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What is IR

What is Investor Relations?

The globally accepted definition of Investor Relations was published by the National Investor Relations Institute (NIRI).

It defines Investor Relations as “a strategic management responsibility that integrates finance, communication, marketing and regulatory rules and compliance to enable the most effective two-way communication between a company and the financial community, which ultimately contributes to a company’s securities achieving fair valuation”.


Why is Investor Relations important?

The role of Investor Relations within listed companies has become more important in recent years due to the globalization of financial markets as well as the increasingly complex legal and regulatory obligations being imposed in relation thereto. In addition, as the competition for capital intensifies, it is becoming increasingly understood that a well-performing Investor Relations function can have a significant effect on attracting investment in a company and reduce the company’s cost of capital.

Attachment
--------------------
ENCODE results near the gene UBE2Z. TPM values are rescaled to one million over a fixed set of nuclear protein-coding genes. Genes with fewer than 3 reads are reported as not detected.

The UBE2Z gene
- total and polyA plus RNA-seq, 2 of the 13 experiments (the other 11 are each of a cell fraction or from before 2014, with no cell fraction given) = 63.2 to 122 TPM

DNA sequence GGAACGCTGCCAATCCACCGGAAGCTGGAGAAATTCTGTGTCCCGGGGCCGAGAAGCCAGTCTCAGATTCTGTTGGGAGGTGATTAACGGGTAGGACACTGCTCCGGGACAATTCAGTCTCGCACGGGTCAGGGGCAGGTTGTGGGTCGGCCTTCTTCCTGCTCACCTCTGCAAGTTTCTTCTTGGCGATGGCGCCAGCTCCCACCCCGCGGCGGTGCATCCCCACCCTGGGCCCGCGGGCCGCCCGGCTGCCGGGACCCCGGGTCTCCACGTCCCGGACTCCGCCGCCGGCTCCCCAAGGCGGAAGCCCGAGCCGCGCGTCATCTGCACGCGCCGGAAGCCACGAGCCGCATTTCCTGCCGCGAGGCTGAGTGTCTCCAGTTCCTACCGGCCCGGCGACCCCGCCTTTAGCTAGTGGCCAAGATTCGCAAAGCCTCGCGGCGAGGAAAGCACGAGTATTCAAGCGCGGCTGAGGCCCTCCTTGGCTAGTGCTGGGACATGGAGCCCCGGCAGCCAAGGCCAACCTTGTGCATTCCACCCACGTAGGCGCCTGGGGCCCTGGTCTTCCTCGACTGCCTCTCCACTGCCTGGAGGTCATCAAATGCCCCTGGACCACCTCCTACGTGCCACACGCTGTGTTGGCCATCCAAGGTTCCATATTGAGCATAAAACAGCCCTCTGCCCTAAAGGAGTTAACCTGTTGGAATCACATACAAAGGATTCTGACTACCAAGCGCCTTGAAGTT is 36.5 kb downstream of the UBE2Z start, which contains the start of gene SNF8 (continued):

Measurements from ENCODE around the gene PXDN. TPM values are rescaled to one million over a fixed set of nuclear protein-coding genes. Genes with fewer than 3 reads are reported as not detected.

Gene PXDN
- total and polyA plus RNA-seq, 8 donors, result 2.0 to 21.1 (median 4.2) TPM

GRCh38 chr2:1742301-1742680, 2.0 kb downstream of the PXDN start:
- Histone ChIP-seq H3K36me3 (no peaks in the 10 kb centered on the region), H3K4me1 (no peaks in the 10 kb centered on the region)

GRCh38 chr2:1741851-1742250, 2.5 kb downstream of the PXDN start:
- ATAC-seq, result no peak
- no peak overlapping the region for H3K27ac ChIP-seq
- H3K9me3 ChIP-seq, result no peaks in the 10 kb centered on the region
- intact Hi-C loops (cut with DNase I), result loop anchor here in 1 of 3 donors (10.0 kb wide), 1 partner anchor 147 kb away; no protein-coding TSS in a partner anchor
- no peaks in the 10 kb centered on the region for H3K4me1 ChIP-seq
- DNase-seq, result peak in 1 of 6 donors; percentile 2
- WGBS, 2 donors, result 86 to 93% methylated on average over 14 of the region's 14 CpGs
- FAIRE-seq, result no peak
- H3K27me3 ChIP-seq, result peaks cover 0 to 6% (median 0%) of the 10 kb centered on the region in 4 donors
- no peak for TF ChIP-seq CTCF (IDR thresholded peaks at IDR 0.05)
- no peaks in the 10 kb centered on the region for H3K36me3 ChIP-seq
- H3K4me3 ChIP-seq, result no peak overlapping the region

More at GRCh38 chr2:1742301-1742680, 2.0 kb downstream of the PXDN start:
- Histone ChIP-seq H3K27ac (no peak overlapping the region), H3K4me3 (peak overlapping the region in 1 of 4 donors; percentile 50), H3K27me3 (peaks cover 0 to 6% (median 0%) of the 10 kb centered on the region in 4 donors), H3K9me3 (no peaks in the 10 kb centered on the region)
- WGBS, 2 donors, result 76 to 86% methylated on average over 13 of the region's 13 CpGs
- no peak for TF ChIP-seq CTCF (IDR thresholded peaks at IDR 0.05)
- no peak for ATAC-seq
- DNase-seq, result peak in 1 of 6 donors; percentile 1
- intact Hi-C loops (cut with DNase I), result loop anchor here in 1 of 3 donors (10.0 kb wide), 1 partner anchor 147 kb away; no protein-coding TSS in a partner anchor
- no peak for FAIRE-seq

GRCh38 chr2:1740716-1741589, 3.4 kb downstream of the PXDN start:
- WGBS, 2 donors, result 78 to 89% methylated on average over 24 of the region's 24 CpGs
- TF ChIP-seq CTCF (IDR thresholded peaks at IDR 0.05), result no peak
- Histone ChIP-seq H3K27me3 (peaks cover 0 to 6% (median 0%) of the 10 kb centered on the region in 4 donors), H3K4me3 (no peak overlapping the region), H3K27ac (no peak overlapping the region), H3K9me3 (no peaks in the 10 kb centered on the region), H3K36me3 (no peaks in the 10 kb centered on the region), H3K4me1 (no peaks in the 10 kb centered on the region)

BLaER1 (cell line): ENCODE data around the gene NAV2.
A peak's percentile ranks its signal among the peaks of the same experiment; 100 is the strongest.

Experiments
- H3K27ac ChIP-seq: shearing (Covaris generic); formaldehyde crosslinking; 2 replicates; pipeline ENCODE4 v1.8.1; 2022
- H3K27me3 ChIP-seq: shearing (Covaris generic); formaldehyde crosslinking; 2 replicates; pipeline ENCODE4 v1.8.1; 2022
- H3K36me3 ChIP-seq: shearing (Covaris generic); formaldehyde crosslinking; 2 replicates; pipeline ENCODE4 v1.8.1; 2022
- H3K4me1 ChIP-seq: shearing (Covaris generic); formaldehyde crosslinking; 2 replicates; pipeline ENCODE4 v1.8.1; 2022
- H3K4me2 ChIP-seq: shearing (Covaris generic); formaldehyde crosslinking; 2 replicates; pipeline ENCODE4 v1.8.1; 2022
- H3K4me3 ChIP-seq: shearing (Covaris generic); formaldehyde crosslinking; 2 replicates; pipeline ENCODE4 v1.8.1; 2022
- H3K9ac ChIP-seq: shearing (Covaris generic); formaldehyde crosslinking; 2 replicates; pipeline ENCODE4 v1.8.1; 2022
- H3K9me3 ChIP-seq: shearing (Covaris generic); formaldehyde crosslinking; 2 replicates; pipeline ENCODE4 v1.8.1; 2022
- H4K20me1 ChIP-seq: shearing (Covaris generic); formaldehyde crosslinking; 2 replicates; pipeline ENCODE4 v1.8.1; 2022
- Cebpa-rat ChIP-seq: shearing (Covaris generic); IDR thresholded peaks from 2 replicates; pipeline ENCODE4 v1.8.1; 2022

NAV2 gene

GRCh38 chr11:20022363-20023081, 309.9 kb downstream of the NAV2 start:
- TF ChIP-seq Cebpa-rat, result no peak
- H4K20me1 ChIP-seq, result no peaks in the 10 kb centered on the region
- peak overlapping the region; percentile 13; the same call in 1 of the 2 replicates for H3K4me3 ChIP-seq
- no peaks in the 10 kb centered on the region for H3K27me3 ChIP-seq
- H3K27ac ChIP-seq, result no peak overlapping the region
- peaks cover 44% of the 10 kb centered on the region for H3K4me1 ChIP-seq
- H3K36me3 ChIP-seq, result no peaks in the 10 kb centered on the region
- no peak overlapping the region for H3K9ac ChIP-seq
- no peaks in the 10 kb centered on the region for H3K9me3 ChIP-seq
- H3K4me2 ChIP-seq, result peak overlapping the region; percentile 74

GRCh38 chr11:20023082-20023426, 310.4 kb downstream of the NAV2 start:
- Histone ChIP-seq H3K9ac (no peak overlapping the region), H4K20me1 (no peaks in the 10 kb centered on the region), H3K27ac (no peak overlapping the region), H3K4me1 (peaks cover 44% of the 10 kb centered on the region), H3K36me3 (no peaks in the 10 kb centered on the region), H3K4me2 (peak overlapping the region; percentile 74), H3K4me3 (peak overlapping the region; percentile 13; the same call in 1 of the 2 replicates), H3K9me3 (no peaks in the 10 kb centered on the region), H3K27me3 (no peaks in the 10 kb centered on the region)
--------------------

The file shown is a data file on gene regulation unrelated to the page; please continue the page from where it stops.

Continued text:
Investor Relations in the Middle East

The culture of effective Investor Relations practice is quickly evolving and expanding across the Middle East, in line with the rapidly developing regional capital markets. There have been a number of factors which have contributed to this growth:

  • International investors are today increasingly global and financial instruments and products allow a greater number of investors across the world to easily access global investment opportunities.
  • The Middle East and other emerging and frontier markets have received a great amount of attention as investors continue to look further and deeper for new opportunities in. The number and variety of funds with mandates to invest in the Middle East is growing.
  • International investors looking at the Middle East are accustomed to certain practices with regards to disclosure, transparency, contact with management and IR etc. Regional companies that comply with international best practice IR standards are better placed to receive these investments.

As competition for capital continues to become increasingly intense, many listed (and unlisted) firms are realising the benefits of better managing the relationships with actual and potential financial stakeholders. Regional companies now aim to have a well-diversified stakeholder base and are increasingly investable for foreign institutional investors at the same time as the regions issuers become more active in primary international debt and equity capital markets. Changes in legislations and regulatory environments across Middle Eastern markets are also supporting this trend.

The Middle East Investor Relations Association encourages and supports such regulatory and market practice developments in the region.